Civilian Authenticity Guidelines

Civilian Impressions

Abraham's Lady
25 Steinweir Avenue   Ph:  (717) 338-1798  
Gettysburg, PA. 17325 Fax: (856) 853-6038 
Gettysburg Emporium
421 Baltimore Street Ph: (717) 338-0000
Gettysburg, PA. 17325 E-Mail:
Needle and Thread
2215 Fairfield Road   Ph:  (717) 334-4011
Gettysburg, PA 17325 Fax:  (717) 334-1819
Timely Tresses Ph:  (919) 235-8221
Three Sisters Millinery Kathey Kelley Hunt
J. R. Robinson Mercantile
206 Bedford Street Ph:  (508) 947-5582
Lakeville, MA 02347 Email:
Judith Robinson, Proprietor
Originals by Kay
721 East Wayne Street Email:  KGnagey@aol
Fort Wayne, IN 46802  Kay Gnagey
The Octagon Ladies' Repository
10095 Wadsworth Rd. Ph:  (330) 855-4251  
Marshallville, OH  44645 E-Mail
Lynne Bury and Elizabeth Rock, Proprietors

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The following books, videos, DVD’s, websites and periodicals can assist you greatly in your civil war impression:

Who Wore What” by Juanita Leisch (ladies). 

“The Civil War” by Ken Burns (video/DVD and book by the same title), with a related website as well: (

A Separate Battle by Ina Chang.

“The Citizens’ Companion” (periodical) available via subscription and back issues available. 

Lots of current advertisers and websites.  Happy surfing!


“Civil War News” periodical,


This is Fanny and Vera’s site. Excellent information, dry wit. 

(great website by Fred Jordan for the 40th Pennsylvania – comprehensive!)    

One of our favorite shoppes in  Gettysburg


Some VERY basic information:

We can also highly recommend the website for the Atlantic Guard Soldiers’ Aid Society


Some pattern companies we can recommend are Truly Victorian, Harper House, and look for the historically accurate lines available through Simplicity and McCall’s.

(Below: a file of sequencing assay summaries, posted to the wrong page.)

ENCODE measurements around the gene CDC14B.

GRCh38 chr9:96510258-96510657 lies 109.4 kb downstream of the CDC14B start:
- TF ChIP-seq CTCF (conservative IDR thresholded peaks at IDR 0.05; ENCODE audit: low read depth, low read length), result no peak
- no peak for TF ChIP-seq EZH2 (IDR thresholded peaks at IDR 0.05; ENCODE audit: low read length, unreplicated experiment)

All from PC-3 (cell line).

Be very, VERY careful of what is available on EBay.  Some of it is excellent.  Some of it is NOT.  You don’t want a closet full of unusable Civil War clothing.


You can most likely borrow something for your first time out, if you have not acquired anything appropriate to wear.  After that, please provide your own Civil War Era garb, circa 1862.


Civil War Re-enactors have a lot of public contact.  We are often role models for people interested in the Era or in Living History. At any event, consider yourself an  ambassador of the time period and this organization.  Dress, language and behavior need to be befitting a lady or gentleman of the 19th century.  Remember that the public is not only watching but listening.  Please welcome them and invite them to share whatever you may have brought for them in the way of refreshments.  Invite them to ask questions about whatever period-related activity in which you may be engaged.  Stop talking about present-day affairs.  If an object is off-limits to the public, place it outside of public view.

Site Maintenance

The site at our Living Histories must have anything past 1865 hidden from site.  No Dunkin’ Donuts, Styrofoam or plastic coffee cups, no modern magazines etc.  If in doubt, please consult us.  Period-correct furniture is highly suggested.  Look at paintings and CDV’s (cartes des visites) and look in history books. 


Things for the ladies or civilian gentlemen to do at a re-enactment: hand crafts, sing (period appropriate music) roll bandages, scrape lint, represent the U.S. Christian Commission or Sanitary Commission,  have tea or lemonade together, cook (period-appropriate)**,  make ice cream in an old-fashioned hand-crank ice-cream maker, write letters for a soldier, (with appropriate stationery, pens/pencils, envelopes, etc) enact scenarios, talk to The Public, depending upon what your role may be.

**In the absence of our company cook.

If you decide you would like to continue re-enacting with us and the 14th after trying it out, you are required to join the Unit, upon approval by its Executive Board, as an Associate Member at the very least,  for insurance and support purposes. One of the primary distinctions between the 14th and other Living History or re-enactment groups is that we support, and are active in, Battlefield Preservation and other historic preservation, so your money goes to a good cause.  

Guidelines for Civilian Attire